Blackmagic Design made history at NAB in April, transforming itself overnight from a niche supplier of high-end I/O and software solutions for the filmmaking industry to a mass market camera manufacturer. Eight months on, its name is uttered with hushed and quivering reverence in the filmmaking community. How did it achieve such a feat? With nothing short of an industry-defying, paradigm shifting announcement: the Blackmagic Cinema Camera.
With 2.5K,12-bit, RAW and 10-bit ProRes 1080p recording, a promised 13 stops of dynamic range, radical diminutive form factor, electronic EF mount, and innovative touch screen interface/monitor, the camera had filmmakers salivating straightaway. But then the truly jaw dropping feature landed: the price tag. All this could be had for $2,995. It seemed like a typo. Shouldn’t there be an extra digit in there somewhere? We were incredulous when we interviewed Blackmagic U.S. President Dan May last at the show.
The question remained: could the BMCC live up to its vaunted specs at this aggressive price point? Videos have recently begun trickling in from pre-production models answering enthusiastically in the affirmative. The images coming out of the camera were amazing, holding detail deep into the shadows, possessing pleasant, film-like highlight rolloff, and resolving incredible detail. This
video, pitting it against the 5D Mark III, presumably its stiffest competition based on price and indie filmmaker adoption, demonstrates just how lopsided the comparison is:
Blackmagic had made good on its promise. It seemed the BMCC was one of those once-in-a-generation (which in the tech world is measured in years, not decades) events, where a small company takes a look at a sophisticated, mature industry, crowded with well-established, deep-pocketed Fortune 500s, and still have the bravado to ask “why not us?” In this respect it was reminiscent of another plucky upstart, RED. The brainchild of a sunglass magnate with a unrelenting dream of dragging digital cinema quality beyond film. It’s easy to forget that just a few years back, RED was far from the industry megaplayer with Oscar-winning films to its name and a enviable, die-hard user base who’d seemingly lay down their life to defend the company’s good name. It was an ambitious but untested newbie with plenty of detractors (the argument for 4K is only now gaining widespread acceptance, so imagine where it stood in 2007), whose future glory was by no means assured. Blackmagic was making a similarly audacious move with its Cinema Camera.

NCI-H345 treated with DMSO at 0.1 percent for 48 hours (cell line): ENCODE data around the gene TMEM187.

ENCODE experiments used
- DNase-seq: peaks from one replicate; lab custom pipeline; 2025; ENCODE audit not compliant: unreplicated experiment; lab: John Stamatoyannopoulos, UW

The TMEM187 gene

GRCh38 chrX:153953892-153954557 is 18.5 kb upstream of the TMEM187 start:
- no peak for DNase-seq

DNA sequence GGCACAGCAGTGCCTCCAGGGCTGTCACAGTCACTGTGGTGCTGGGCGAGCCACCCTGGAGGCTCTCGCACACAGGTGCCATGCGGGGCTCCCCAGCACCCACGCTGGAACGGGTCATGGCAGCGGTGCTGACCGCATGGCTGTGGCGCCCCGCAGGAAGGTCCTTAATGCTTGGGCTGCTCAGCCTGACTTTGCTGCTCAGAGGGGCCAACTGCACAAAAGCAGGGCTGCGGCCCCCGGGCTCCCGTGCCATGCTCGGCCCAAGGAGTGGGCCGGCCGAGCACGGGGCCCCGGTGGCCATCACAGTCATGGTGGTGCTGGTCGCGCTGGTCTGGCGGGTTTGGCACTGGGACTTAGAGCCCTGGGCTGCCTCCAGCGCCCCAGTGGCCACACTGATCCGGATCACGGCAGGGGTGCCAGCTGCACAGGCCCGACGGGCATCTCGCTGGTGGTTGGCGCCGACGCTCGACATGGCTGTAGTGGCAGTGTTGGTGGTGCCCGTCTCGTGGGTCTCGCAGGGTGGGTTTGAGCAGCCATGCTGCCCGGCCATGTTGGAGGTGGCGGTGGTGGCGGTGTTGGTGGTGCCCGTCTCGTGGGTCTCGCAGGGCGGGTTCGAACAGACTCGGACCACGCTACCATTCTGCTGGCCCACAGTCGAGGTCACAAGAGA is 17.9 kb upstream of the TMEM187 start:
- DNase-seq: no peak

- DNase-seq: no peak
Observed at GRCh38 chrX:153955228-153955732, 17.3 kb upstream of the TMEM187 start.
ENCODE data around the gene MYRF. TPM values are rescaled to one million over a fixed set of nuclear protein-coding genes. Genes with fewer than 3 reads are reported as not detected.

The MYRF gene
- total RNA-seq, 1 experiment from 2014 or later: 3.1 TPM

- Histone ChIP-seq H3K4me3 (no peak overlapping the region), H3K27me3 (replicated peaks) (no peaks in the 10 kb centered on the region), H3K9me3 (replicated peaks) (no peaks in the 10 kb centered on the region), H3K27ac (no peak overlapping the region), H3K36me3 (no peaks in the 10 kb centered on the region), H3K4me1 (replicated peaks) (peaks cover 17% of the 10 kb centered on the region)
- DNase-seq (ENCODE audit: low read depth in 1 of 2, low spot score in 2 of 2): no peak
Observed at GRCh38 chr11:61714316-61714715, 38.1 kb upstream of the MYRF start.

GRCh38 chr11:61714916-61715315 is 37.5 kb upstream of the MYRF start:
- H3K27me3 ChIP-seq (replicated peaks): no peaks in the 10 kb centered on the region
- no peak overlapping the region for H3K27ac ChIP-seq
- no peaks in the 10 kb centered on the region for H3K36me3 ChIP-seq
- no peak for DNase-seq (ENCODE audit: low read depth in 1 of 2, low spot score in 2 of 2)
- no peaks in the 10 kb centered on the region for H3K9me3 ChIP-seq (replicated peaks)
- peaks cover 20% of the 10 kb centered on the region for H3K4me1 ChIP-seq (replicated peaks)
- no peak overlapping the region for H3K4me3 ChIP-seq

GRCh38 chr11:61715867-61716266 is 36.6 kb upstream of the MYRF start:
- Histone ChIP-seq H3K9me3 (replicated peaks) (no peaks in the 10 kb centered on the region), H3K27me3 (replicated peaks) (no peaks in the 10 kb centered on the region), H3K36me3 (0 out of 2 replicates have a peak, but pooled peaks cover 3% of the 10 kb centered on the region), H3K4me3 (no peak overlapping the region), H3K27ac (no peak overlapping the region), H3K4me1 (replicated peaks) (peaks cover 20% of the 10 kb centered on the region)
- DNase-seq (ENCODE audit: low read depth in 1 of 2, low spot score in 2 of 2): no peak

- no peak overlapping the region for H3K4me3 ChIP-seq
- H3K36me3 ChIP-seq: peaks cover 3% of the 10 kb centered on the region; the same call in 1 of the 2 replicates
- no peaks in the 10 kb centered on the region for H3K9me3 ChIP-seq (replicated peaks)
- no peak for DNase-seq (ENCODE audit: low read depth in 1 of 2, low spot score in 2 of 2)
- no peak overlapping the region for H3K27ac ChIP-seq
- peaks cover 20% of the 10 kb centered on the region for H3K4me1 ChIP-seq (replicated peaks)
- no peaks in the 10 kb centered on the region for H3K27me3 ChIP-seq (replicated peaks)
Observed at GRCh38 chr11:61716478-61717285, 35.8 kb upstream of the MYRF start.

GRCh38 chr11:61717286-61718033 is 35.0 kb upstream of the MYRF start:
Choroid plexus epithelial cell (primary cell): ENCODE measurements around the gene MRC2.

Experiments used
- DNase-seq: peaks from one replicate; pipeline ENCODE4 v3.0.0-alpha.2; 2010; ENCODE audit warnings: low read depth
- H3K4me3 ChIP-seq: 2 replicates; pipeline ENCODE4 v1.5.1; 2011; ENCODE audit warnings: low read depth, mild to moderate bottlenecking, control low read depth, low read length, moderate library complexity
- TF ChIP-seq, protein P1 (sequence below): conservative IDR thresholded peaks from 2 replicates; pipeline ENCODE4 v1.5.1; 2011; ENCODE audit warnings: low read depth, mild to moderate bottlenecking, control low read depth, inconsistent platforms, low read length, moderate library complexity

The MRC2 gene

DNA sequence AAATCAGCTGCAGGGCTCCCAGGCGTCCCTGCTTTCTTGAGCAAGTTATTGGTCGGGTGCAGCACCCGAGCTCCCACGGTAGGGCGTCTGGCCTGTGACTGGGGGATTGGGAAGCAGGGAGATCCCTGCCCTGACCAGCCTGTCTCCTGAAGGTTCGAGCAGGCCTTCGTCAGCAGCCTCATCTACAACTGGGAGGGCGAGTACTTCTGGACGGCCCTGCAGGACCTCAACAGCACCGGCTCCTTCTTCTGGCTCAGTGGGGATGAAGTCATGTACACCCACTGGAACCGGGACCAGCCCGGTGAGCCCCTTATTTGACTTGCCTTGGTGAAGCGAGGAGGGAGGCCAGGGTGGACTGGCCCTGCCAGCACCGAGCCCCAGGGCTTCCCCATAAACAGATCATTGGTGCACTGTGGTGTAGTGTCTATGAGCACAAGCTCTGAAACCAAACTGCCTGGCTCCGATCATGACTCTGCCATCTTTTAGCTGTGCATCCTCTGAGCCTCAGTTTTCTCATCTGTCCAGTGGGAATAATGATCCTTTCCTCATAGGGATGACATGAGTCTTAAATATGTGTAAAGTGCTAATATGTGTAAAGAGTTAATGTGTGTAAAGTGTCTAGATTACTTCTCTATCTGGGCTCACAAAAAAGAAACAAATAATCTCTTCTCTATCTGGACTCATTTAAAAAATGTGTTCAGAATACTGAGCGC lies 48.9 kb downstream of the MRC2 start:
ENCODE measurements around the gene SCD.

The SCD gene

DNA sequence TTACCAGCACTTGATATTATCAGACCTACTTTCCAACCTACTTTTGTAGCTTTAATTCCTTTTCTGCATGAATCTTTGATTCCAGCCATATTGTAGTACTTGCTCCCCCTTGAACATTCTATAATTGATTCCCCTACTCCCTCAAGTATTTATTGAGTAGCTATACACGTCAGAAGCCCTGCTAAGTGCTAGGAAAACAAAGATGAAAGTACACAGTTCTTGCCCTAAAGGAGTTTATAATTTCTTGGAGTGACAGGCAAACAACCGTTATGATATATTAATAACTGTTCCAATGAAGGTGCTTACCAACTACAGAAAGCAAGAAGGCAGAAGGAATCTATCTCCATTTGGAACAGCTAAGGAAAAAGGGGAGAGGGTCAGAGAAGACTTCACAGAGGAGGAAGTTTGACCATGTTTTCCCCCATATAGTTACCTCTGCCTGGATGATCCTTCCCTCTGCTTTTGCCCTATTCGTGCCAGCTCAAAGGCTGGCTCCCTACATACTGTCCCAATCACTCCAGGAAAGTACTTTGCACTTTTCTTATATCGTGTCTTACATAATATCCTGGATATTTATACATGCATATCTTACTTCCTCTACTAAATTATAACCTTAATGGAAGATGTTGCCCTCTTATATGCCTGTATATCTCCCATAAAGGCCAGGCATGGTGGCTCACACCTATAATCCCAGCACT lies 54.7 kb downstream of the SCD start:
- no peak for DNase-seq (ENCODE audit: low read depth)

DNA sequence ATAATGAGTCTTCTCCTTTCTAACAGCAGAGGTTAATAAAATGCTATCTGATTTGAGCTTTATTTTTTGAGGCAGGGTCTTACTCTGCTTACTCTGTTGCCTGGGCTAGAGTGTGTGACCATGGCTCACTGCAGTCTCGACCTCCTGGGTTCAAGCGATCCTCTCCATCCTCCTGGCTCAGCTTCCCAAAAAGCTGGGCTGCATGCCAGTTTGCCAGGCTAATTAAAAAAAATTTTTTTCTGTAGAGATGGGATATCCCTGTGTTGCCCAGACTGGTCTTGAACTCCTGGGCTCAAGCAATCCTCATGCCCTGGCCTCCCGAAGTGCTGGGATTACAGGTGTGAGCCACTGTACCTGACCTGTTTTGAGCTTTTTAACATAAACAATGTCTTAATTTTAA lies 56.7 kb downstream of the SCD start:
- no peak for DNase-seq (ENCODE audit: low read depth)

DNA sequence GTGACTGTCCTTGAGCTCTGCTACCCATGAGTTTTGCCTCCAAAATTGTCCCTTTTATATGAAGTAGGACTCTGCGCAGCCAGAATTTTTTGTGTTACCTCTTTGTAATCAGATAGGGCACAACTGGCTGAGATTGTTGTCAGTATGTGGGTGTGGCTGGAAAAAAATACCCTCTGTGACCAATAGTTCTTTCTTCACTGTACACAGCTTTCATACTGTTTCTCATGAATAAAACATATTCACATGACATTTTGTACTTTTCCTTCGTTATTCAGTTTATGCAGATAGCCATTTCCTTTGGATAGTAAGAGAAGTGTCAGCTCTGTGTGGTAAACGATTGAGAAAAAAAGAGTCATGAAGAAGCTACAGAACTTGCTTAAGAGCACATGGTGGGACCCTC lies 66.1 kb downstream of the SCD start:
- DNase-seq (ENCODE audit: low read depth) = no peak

The BMCC was reminiscent of its spiritual predecessor in another way: its predilection to a “promise first and apologize later” approach to release dates. Originally slated to ship in the Summer, that was apparently a best-case-scenario timetable. Production delays have meant a slow trickle of models into the market. Last night, in a detailed forum post, Blackmagic Founder and CEO Grant Petty explained the problem, traced to a flummoxing sensor contamination issue by a new sensor manufacturer used by the supplier, which was allowing only a few of BMCC models to make it through the quality control process. Long story short, according to Blackmagic, the sensor supplier screwed up in fixing the flawed production process, and only now is the issue being resolved. Meaning, with demand white hot, supplies will continue to trickle while they ramp up production.
All this to say: we have a BMCC that made it through the production process! This has been the longest eight months in a lot of independent DP and filmmakers’ lives, but starting next week (exact date still TBD), you will be able to rent the camera from ARC!